With its sandy beach, vibrant reef, and wealth of tropical marine life, Hulopoe Bay is one of Hawaii’s best snorkeling spots. Named “Best Beach in America” in 1997, Hulopoe Bay is a sprawling, white sand beach that is the epitome of Hawaiian paradise. In addition to an incredible beach, Hulopoe boasts easy accessibility to a healthy coral reef that thrives just offshore.
Once you have your gear on the beach, head towards the middle of the bay where you’ll enter the water. Follow the reef out from the shoreline and to the left where you can swim one large loop in a counterclockwise direction. Be sure to spend extra time along the left-hand side of the bay where the coral is most vibrant.
Hawaiian spinner dolphins often frequent Hulopoe Bay, and their chirps, squeaks, and groans are easily heard underwater. Keep in mind, though, that dolphins are federally protected. Be sure to keep your distance and do not purposefully swim or interact with them. Spinner dolphins enter Hulopoe Bay to rest and relax between nighttime feedings. It’s best to simply enjoy dolphins from a distance and consider yourself lucky if they decide to swim over and join you out by the reef.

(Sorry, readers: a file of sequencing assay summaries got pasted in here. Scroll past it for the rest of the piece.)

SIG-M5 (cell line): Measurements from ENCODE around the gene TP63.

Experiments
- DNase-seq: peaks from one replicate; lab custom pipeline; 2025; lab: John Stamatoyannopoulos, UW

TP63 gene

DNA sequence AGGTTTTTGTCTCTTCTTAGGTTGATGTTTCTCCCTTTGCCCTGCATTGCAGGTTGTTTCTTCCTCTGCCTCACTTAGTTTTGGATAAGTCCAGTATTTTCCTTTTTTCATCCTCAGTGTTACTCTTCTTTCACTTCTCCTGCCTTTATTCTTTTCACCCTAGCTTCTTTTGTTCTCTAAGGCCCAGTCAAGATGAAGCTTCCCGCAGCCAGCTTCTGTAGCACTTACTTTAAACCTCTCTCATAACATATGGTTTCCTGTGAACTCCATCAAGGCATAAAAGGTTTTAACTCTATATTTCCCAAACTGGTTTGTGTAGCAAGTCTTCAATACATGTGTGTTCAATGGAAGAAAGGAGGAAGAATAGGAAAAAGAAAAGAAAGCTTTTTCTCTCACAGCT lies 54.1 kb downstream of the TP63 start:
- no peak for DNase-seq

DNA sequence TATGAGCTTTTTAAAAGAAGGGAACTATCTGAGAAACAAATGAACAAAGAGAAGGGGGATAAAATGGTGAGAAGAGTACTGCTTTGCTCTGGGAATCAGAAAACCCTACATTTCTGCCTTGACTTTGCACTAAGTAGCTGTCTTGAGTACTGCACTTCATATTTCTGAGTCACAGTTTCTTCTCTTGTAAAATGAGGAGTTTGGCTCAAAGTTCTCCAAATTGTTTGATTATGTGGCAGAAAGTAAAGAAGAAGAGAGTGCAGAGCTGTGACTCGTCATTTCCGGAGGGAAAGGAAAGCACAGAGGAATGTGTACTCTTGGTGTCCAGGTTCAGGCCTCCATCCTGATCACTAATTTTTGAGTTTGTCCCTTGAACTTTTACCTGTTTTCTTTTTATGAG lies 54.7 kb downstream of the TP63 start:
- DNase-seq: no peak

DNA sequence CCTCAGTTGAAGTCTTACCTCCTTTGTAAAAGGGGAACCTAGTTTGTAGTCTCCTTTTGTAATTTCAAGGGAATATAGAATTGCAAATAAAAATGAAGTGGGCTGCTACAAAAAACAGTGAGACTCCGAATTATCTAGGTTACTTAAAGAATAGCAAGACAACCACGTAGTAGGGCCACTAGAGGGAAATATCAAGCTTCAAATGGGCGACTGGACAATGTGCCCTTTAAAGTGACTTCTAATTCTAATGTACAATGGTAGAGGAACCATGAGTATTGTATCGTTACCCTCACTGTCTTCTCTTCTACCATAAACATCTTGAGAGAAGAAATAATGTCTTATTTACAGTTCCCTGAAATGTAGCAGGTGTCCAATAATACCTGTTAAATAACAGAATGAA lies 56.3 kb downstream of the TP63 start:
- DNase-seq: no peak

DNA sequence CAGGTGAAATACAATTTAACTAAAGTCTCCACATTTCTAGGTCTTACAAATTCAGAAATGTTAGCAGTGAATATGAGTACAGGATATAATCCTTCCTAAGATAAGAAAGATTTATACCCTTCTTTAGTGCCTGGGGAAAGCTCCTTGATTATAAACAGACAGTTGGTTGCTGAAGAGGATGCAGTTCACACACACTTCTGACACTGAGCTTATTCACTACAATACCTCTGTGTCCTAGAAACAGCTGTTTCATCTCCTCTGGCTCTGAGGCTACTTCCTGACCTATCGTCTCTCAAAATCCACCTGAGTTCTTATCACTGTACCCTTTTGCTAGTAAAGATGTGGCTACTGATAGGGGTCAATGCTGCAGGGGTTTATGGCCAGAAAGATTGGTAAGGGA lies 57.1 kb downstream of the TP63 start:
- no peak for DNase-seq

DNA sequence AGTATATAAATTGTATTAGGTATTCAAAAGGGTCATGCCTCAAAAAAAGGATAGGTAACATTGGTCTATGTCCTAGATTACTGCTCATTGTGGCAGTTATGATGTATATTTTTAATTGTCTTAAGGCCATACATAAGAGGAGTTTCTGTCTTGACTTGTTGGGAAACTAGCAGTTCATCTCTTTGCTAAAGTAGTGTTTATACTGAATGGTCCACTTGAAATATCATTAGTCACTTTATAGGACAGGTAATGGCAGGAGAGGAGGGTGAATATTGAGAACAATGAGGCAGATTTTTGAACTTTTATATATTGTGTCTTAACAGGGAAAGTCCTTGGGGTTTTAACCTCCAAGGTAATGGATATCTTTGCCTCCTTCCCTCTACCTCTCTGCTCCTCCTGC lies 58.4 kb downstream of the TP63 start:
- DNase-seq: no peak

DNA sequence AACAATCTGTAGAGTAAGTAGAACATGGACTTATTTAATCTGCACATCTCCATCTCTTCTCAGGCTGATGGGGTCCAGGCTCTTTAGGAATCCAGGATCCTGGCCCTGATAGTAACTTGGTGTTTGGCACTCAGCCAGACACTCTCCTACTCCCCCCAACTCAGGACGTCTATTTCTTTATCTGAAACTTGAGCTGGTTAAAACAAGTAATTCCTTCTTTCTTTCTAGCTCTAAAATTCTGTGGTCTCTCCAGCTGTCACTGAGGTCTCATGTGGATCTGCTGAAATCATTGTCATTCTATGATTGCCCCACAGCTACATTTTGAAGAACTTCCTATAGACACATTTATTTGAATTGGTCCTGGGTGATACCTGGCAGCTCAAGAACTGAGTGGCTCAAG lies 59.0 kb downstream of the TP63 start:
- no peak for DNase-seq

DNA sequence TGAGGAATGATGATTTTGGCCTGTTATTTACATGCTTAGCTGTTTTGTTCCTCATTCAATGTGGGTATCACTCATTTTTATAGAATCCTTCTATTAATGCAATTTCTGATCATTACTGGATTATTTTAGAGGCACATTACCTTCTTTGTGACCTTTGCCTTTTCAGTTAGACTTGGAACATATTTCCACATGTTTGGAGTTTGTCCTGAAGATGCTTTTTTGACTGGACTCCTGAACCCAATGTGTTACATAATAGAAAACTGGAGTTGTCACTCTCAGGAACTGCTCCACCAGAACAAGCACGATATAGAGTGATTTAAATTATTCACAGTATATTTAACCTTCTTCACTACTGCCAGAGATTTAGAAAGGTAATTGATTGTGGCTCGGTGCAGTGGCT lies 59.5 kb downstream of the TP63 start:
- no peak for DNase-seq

When entering the water at Hulopoe Bay, remember to always keep an eye out for waves breaking on the shore, and never turn your back to the water when you stop to put on your fins. Waves tend to be largest in summer, whereas winter typically offers pristine conditions.
If you’re visiting Hulopoe with young children or beginner snorkelers, there’s a series of tide pools on the left side of the bay. One of the pools is both deep and large enough for snorkeling. Rather than walking on slippery rocks, though, follow the road and dirt trail to the set of stairs that leads directly down into the tide pools. The pools are only accessible on days with no surf. Be sure to avoid the tide pools on days when the surf is up and waves are breaking into the pools.
When you do venture out to the main section of reef, be sure to always stay in water that’s at least six feet deep. This ensures that you stay deep enough where you won’t kick or hit the reef – which could cause injury to both yourself and the coral. It’s easy to lose your bearings underwater, so be sure to constantly pop your head up to check your location relative to the beach. If you can’t see the sand from where you first started, it means you’ve gone too far.
Finally, the best conditions for snorkeling at Hulopoe are usually in the morning. Not only are ocean conditions typically calmest in the early morning, but you can also beat the crowds of visitors traveling from Maui. Late afternoon is another great time for grabbing your mask and snorkel. Whether it’s watching a bluish green parrotfish intently nibble on the reef, or swimming amongst the convict tang, there’s a vibrant magic to the ocean life that’s just beneath Hulopoe’s surface.